[ Seizure Prevention | Emergency Management ]
Many children with epilepsy gain complete control of their seizures with regular use of seizure preventing medicines. These medicines have to be taken from one to four times a day. This means that some children with this disorder will have to take medicine during the school day.
Successful treatment depends on keeping a steady level of medication in the child's blood at all times, so it is important that doses not be missed or given late.
In many schools the school nurse will be the staff member who will look after the medicine and give it to the child each day. The time when it is given, and the amount, will be arranged with the parents according to the doctor's instructions.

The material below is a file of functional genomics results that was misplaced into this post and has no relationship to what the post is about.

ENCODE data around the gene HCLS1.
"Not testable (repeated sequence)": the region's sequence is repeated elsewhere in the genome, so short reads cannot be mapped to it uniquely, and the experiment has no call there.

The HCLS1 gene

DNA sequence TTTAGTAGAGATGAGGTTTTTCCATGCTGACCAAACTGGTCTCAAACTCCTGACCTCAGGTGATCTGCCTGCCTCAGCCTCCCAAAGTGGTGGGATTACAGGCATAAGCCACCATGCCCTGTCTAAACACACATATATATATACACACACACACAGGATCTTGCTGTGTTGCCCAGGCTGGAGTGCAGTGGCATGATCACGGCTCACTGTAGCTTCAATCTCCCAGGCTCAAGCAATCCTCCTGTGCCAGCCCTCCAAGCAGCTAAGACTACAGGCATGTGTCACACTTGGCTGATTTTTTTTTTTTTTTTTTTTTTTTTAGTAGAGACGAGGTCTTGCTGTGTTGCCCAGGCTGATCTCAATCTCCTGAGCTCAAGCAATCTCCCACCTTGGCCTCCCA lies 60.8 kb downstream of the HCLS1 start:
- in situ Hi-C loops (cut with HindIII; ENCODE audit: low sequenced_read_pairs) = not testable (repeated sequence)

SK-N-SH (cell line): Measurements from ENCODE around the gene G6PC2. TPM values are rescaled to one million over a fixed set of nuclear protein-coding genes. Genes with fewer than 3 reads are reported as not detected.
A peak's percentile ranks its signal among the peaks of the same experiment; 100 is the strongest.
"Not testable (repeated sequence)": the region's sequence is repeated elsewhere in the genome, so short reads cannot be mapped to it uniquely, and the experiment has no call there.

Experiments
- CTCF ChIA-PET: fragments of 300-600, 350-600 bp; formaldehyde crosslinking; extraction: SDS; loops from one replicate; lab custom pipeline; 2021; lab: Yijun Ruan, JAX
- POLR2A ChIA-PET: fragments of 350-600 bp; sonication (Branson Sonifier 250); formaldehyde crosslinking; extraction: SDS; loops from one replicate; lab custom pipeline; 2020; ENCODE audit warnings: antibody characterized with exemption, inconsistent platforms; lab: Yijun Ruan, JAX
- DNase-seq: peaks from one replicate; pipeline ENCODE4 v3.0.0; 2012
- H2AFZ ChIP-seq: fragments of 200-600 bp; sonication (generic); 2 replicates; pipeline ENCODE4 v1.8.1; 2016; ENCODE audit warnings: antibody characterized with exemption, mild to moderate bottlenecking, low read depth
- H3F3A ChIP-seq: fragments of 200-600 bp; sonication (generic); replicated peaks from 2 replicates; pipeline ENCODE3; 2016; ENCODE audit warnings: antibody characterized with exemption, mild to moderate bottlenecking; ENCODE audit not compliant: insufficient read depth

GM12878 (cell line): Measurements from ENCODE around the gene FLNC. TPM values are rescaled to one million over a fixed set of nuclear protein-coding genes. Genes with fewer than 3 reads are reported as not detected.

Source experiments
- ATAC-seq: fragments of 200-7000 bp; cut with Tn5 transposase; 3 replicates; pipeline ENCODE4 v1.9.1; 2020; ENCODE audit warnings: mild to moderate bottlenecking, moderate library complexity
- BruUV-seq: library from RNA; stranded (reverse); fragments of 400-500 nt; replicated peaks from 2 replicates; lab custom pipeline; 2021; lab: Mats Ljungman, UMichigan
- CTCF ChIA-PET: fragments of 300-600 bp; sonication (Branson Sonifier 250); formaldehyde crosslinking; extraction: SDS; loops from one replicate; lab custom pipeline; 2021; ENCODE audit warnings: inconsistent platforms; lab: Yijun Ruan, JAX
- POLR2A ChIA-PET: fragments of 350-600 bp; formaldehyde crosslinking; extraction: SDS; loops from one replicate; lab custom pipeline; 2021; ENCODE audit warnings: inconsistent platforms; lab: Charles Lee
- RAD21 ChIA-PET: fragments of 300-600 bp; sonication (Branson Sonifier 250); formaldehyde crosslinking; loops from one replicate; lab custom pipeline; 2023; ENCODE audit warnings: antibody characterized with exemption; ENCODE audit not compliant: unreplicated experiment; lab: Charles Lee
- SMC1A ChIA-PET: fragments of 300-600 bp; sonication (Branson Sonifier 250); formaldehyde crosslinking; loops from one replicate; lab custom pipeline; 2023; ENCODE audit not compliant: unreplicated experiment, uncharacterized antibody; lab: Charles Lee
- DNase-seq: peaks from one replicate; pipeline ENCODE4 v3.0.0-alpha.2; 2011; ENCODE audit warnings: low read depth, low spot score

In some schools, however, the principal or the home room teacher will have this responsibility.
Whatever the arrangement, permission for the child to get the medication on a pre-arranged schedule should be freely given and every effort should be made to help him or her get the medicine on time.
State or local regulations may require an adult to give medicine at school. However, the child should have the responsibility of knowing when it should be taken and making sure that he's in the right place to get it.
Although the side effects of antiepileptic drugs are generally mild, unusual fatigue, lethargy, clumsiness, nausea or other signs of ill health in the child with epilepsy should be reported promptly to the school nurse and to the parents.